My friend Josh brought over some ground caribou last weekend, and after fortifying ourselves with lamb BLTs and pickled peppers for lunch, we whipped up a batch of caribou and pork belly meatballs. The first ones disappeared quickly in a family dinner of penne and red sauce, and the leftovers made for a great meatball sub with carrot-top-and-basil pesto and melted mozzarella.
Here’s how they all came together:
Caribou and Pork Belly Meatballs
- 1-2 lb ground caribou or venison (we had a pound)
- 1 lb fresh pork belly
- 3/4 cup bread crumbs
- 1 onion, finely diced (so Josh would eat them)
- a handful of chopped herbs (we used basil, chives, thyme, and mint)
- a few glugs of milk to moisten everything (maybe 1/2 cup?)
- 1 egg
- 1/4 c grated parmesan cheese
- salt and pepper to taste
We added the pound of pork belly because caribou is pretty lean. Plus, what doesn’t benefit from the addition of pork belly? You could also add regular ground pork, or you could use caribou by itself for a leaner meatball, if you were interested in that kind of thing. I have to admit that as far as ratios go, a pound of belly would be plenty for 2 lbs of caribou or venison, but I was really happy with how these turned out; we used 1 lb of each, and they were pretty juicy and flavorful. There wasn’t a ton of mint in our handful of herbs, but there was just enough; every once in a while you’d get a bite with some in there, and it was a nice combination. Include it if you’ve got some in the garden.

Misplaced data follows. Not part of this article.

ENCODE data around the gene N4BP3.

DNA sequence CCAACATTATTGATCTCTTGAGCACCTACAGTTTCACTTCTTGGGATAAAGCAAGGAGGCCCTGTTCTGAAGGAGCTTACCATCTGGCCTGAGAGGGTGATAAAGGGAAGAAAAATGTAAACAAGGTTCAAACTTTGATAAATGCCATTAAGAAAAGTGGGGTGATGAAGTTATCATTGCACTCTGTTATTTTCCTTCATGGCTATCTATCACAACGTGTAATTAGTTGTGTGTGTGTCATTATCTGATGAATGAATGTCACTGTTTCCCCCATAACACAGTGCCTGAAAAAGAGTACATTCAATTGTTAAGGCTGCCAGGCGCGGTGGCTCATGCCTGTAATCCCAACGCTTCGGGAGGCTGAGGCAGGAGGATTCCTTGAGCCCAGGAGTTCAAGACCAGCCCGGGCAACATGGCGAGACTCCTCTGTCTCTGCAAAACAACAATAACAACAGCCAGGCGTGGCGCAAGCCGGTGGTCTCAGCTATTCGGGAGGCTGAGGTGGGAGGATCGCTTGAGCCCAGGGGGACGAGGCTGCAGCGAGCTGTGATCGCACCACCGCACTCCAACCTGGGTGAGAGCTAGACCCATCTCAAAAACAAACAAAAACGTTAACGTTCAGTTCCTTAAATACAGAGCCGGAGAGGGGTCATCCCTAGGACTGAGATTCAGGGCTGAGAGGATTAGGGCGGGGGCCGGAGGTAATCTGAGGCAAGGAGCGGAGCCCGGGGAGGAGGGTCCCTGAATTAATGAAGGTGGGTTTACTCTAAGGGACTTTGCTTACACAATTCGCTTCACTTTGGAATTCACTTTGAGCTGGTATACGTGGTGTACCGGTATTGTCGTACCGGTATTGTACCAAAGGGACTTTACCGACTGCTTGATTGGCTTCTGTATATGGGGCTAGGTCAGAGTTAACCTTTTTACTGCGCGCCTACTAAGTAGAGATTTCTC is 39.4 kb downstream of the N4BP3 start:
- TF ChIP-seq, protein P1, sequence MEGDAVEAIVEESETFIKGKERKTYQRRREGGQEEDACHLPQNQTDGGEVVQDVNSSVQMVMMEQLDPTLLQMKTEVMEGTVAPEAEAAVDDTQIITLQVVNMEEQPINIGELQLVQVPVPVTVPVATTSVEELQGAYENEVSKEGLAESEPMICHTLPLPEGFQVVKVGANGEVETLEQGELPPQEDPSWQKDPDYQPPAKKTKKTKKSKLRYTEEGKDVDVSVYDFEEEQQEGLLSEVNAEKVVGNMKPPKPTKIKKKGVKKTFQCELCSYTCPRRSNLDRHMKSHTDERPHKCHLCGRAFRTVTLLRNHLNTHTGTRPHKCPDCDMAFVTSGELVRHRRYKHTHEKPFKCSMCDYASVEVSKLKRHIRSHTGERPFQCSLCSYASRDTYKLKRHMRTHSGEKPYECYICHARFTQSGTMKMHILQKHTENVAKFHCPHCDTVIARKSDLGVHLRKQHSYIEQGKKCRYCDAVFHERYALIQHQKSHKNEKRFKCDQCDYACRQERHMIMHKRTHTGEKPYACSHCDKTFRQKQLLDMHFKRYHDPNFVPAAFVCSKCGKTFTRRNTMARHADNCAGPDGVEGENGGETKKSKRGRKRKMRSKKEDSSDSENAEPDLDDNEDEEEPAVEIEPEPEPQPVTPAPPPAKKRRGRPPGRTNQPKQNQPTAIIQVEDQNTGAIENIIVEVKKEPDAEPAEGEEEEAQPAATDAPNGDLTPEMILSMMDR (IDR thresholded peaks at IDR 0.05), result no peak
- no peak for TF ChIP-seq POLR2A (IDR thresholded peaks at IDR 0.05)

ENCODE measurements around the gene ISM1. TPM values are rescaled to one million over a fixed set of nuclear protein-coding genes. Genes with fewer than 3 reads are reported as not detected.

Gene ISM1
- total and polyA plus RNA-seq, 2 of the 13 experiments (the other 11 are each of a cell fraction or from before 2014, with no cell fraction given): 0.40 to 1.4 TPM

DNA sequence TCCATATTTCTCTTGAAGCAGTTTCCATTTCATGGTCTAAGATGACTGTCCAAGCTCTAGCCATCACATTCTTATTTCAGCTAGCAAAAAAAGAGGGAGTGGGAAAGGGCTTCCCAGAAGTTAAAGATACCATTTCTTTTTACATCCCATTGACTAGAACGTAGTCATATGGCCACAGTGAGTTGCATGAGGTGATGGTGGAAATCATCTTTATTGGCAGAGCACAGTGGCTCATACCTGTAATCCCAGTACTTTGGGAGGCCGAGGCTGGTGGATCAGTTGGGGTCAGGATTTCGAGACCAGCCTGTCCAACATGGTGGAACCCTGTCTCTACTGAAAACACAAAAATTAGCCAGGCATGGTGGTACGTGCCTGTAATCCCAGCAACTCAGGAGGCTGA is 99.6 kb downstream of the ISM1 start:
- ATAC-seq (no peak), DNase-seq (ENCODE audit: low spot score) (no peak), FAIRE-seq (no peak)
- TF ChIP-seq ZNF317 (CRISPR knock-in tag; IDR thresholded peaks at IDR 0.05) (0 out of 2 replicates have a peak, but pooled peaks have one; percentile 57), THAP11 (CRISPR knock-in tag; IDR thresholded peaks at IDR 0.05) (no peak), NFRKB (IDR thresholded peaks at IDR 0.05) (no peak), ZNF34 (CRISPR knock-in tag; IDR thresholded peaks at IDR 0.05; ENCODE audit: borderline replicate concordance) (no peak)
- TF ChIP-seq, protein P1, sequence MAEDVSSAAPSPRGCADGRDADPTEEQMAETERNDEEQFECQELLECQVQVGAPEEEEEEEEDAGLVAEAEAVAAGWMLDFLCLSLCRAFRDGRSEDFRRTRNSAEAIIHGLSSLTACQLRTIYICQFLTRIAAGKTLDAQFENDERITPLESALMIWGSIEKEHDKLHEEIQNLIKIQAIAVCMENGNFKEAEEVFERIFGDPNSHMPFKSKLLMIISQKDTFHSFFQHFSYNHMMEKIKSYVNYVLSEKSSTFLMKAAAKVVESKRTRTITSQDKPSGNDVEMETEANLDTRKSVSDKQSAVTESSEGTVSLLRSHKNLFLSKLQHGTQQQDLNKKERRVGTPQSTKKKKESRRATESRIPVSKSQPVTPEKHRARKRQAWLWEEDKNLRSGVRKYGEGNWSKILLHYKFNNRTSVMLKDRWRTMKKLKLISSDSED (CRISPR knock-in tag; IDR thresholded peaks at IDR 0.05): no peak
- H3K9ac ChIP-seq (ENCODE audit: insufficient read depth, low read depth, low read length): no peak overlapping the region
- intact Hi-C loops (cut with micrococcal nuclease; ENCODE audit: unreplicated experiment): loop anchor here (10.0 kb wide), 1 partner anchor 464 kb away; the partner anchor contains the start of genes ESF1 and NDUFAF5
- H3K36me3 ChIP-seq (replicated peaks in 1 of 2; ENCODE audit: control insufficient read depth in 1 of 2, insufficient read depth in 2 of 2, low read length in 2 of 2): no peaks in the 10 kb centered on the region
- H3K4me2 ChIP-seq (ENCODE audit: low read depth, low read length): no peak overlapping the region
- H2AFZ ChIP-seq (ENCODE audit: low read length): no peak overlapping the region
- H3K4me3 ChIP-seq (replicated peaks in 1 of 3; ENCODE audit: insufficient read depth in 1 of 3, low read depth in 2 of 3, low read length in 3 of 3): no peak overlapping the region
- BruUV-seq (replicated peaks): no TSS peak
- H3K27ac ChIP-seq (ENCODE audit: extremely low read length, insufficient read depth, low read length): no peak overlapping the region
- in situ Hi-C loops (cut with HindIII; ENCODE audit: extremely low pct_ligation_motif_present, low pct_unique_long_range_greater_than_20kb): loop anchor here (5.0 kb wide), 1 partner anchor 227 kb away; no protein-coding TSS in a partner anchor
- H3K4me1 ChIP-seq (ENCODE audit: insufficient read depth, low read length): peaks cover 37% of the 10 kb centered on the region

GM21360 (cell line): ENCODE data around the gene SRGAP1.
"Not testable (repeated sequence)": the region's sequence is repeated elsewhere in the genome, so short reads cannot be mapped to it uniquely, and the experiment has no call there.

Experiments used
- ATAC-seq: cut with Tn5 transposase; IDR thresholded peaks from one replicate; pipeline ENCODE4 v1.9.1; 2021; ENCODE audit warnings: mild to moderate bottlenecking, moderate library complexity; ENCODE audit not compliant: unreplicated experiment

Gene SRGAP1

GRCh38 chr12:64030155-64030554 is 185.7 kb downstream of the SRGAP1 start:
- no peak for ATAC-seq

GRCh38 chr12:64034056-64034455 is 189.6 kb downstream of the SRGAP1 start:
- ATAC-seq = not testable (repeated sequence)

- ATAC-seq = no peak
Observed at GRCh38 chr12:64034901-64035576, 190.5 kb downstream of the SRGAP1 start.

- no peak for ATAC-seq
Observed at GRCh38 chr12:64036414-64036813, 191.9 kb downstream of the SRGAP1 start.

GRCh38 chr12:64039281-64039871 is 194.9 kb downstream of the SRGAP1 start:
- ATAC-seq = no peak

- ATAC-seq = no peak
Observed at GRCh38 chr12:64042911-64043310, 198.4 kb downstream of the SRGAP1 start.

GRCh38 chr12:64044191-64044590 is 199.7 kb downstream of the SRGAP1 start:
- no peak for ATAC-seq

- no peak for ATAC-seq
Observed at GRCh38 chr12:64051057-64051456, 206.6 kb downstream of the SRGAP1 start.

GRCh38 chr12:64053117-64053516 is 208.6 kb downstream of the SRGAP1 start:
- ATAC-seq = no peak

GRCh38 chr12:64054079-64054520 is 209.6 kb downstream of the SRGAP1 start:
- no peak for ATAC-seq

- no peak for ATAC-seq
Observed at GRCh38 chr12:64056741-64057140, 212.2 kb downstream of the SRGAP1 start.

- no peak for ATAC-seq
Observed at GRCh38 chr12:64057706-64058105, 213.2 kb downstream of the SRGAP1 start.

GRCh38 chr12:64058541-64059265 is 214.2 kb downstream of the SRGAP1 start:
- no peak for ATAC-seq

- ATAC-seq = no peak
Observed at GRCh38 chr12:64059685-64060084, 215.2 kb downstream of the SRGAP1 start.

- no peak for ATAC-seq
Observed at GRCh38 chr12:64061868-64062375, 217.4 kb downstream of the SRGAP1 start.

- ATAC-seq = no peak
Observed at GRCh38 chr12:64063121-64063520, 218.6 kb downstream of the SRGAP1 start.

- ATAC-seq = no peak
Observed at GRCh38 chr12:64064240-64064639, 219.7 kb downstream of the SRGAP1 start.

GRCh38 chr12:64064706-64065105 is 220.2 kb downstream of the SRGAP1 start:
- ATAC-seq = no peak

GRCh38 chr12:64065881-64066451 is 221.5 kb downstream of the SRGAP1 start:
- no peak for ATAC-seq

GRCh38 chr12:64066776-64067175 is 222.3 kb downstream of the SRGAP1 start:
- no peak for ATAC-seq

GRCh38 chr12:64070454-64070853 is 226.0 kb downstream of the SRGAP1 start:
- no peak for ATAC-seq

Grind any meats that aren’t already ground. (Dice and freeze them for an hour before; keep the grinder plates and bowl cold and all that.) Combine everything together in a bowl, and either mix my hand or with the paddle attachment of a stand mixer on medium for about a minute. Scoop and shape meatballs onto a parchment lined baking sheet and cook at 375 degrees for 20 – 25 minutes. Total time will depend on the size of the meatballs.
Thanks to Josh for the caribou and for taking the photos with his phone throughout the process, and for company, hot peppers, and for playing with the kids while I was scooping raw meat.